PORTLAND, OR - Nine years ago, SWOG researchers confirmed a new standard of care for patients with incurable gastrointestinal stromal tumors (GIST), who could survive by being treated with imatinib mesylate, the breakthrough drug marketed as Gleevec. SWOG researchers are back with long-term findings from that study, which estimate that nearly one in four patients treated with Gleevec will survive 10 years. Results are published in JAMA Oncology.
"This is a really exciting finding," said Dr. Michael Heinrich, a SWOG investigator and a professor of medicine and cell and developmental biology at Oregon Health & Science University, where SWOG is based. "Until Gleevec arrived on the scene 15 years ago, patients with advanced GISTs faced a life expectancy of 18 months. Now we've learned that some might live a decade or longer. And we've come to understand which class of patients benefit the most from Gleevec."
In new study results published in JAMA Oncology, researchers from SWOG, the international cancer research community supported by the National Cancer Institute, report a follow-up of patients originally enrolled in S0033, a SWOG-led trial supported by other groups in the NCI's National Clinical Trials Network (NCTN). This was a Phase III study that began in 2000. Initial results published in 2008 confirmed Gleevec as an effective treatment for advanced GIST patients, and recommended that therapy start with a 400 mg daily dose. The SWOG team decided to collect post-study data on S0033 patients, and from 2011 to 2015 gathered information. As part of their research, the team used next-generation DNA sequencing on some tumor tissue samples taken for S0033, which had been deposited in a biospecimen bank. The team reanalyzed tissue from 20 patients originally classified as having a wild-type tumor - one without any mutations of KIT, a gene implicated in 85 to 88 percent of all GISTs.
Analysis showed that of the 695 eligible patients originally enrolled in S0033, 189 survived eight years or longer, with a 10-year estimate of overall survival of 23 percent, or nearly one in four patients. DNA sequencing also showed that survival rates were significantly higher for patients with a KIT exon-11 mutant GIST, when compared with patients whose tumor had a KIT exon-9 mutation or with no KIT mutations or mutations in the platelet-derived growth factor receptor gene, or PDGFRA.
"Our findings show two things," Heinrich said. "One is that Gleevec has revolutionized treatment for patients with advanced GISTs. Our findings also highlight the importance of banked biospecimens to drive new scientific findings, and how tumor mutation testing can optimize treatment for cancer patients."
GISTs are different from more common types of gastrointestinal tumors because of the type of tissue in which they start. GISTs belong to a group of cancers called soft-tissue sarcomas. Soft-tissue sarcomas develop in the tissues that support and connect the body, including muscles, nerves, tendons, and joints. GIST is a rare cancer, with about 6,000 new cases diagnosed in the United States each year.
Researchers at Oregon Health & Science University have pioneered the treatment of GISTs. Dr. Brian Druker, director of the OHSU Knight Cancer Institute, conducted the most influential work in the development of Gleevec, and OHSU researchers have been part of major discoveries in the use of the drug to treat GISTs, as well as chronic myeloid leukemia (CML) and acute lymphoblastic leukemia (ALL).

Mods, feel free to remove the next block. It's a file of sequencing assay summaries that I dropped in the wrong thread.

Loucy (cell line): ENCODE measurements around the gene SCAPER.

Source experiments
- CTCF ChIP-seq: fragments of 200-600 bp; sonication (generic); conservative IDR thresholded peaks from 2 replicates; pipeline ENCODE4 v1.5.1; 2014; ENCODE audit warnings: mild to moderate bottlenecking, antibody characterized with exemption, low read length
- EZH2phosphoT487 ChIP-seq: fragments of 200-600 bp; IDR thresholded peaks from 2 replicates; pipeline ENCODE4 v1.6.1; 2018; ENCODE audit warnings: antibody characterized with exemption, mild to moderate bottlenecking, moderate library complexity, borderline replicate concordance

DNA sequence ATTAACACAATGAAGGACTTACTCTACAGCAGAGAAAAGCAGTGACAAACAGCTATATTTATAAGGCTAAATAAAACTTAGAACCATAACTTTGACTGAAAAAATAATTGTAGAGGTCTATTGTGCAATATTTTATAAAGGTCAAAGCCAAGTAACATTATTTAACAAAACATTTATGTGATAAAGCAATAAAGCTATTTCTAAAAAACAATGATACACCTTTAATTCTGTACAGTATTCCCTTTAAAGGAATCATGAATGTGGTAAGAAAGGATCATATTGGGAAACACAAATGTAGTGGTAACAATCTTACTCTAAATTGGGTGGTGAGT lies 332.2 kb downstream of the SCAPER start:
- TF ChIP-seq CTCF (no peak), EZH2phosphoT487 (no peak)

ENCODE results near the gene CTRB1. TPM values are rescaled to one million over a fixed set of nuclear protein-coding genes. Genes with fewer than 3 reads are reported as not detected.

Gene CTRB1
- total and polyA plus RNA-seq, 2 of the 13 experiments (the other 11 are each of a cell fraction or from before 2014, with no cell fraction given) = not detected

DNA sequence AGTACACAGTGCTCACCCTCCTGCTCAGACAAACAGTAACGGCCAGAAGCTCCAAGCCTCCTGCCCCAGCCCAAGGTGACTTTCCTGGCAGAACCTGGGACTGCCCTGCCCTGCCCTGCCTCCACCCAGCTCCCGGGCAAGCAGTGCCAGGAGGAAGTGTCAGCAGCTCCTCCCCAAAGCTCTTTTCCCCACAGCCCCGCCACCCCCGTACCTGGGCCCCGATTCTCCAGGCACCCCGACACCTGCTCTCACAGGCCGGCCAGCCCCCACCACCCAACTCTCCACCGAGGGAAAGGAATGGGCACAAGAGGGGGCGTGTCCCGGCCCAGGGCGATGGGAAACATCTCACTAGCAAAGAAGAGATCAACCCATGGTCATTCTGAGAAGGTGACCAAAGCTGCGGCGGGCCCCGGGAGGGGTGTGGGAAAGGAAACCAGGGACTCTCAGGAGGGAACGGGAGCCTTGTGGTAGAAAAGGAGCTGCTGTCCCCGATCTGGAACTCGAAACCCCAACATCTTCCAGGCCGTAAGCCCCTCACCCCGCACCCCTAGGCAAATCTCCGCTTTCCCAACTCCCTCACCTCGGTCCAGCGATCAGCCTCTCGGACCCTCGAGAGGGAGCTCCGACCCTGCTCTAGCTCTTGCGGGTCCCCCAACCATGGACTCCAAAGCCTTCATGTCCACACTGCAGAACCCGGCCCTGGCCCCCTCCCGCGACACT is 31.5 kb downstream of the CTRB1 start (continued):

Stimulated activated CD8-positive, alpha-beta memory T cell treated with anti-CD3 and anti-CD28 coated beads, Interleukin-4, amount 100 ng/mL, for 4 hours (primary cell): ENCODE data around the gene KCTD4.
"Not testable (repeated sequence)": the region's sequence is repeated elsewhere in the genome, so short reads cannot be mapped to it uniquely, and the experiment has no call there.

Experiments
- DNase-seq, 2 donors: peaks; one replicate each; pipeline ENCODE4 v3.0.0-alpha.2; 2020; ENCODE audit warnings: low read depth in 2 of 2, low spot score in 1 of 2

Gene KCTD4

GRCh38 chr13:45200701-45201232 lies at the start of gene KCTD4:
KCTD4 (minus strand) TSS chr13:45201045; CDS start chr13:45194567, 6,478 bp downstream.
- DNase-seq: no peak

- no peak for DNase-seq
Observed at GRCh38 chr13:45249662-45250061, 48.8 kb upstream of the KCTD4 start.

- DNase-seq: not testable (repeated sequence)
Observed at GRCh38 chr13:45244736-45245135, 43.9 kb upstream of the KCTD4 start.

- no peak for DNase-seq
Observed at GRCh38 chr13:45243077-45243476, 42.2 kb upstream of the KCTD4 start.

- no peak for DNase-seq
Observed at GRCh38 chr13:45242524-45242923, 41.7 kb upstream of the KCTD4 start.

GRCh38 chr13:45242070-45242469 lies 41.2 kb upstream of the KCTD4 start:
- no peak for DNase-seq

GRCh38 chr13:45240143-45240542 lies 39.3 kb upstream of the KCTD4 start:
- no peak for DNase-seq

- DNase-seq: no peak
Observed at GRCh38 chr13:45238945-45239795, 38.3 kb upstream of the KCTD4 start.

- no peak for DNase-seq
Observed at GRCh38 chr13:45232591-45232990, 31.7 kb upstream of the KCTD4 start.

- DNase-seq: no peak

Along with Heinrich, lead author of the JAMA Oncology article, the SWOG study team includes: Cathryn Rankin, MS, of Fred Hutchinson Cancer Research Center; Dr. Charles D. Blanke of Knight Cancer Institute; Dr. George Demetri of Dana-Farber Cancer Institute; Dr. Ernest Borden of Cleveland Clinic; Dr. Christopher Ryan of Knight Cancer Institute; Dr. Margaret von Mehren of Fox Chase Cancer Center; Dr. Martin Blackstein of Mount Sinai Hospital; Dr. Dennis Priebat of MedStar Hospital Research Center; Dr. William Tap of Memorial Sloan Kettering Cancer Center; Dr. Robert Maki of Norwell Health and Cold Spring Harbor Laboratory; Dr. Christopher Corless of Knight Cancer Institute; Dr. Jonathan Fletcher of Dana-Farber Cancer Institute; Kouros Owzar, PhD, of Duke University School of Medicine; John Crowley, PhD, of Cancer Research And Biostatistics; Dr. Robert Benjamin of University of Texas MD Anderson Cancer Center; and Laurence Baker, DO, of University of Michigan.
Research reported in this article was supported by the NCI of the National Institutes of Health (NIH) in part under award numbers U10CA180888 and U10CA180819. The content is solely the responsibility of the authors and does not necessarily represent the official views of the NIH. Novartis Pharmaceuticals also supported the research.
SWOG is a global cancer research community of over 12,000 members in 47 states and six foreign countries who design and conduct publicly funded clinical trials. Since 1956, SWOG trials have led to the approval of 14 cancer drugs, changed more than 100 standards of cancer care, and saved more than 2 million years of human life. The group is a proud member of the NCI's National Clinical Trials Network and the NCI Community Oncology Research Program, and is a major part of the cancer research infrastructure in the U.S. and the world. Headquartered at the Knight Cancer Institute at Oregon Health & Science University in Portland, Ore., SWOG's Statistics and Data Management Center is based at Fred Hutchinson Cancer Research Center in Seattle, Wash. and its Operations Office is located in San Antonio, Texas. Learn more at swog.org.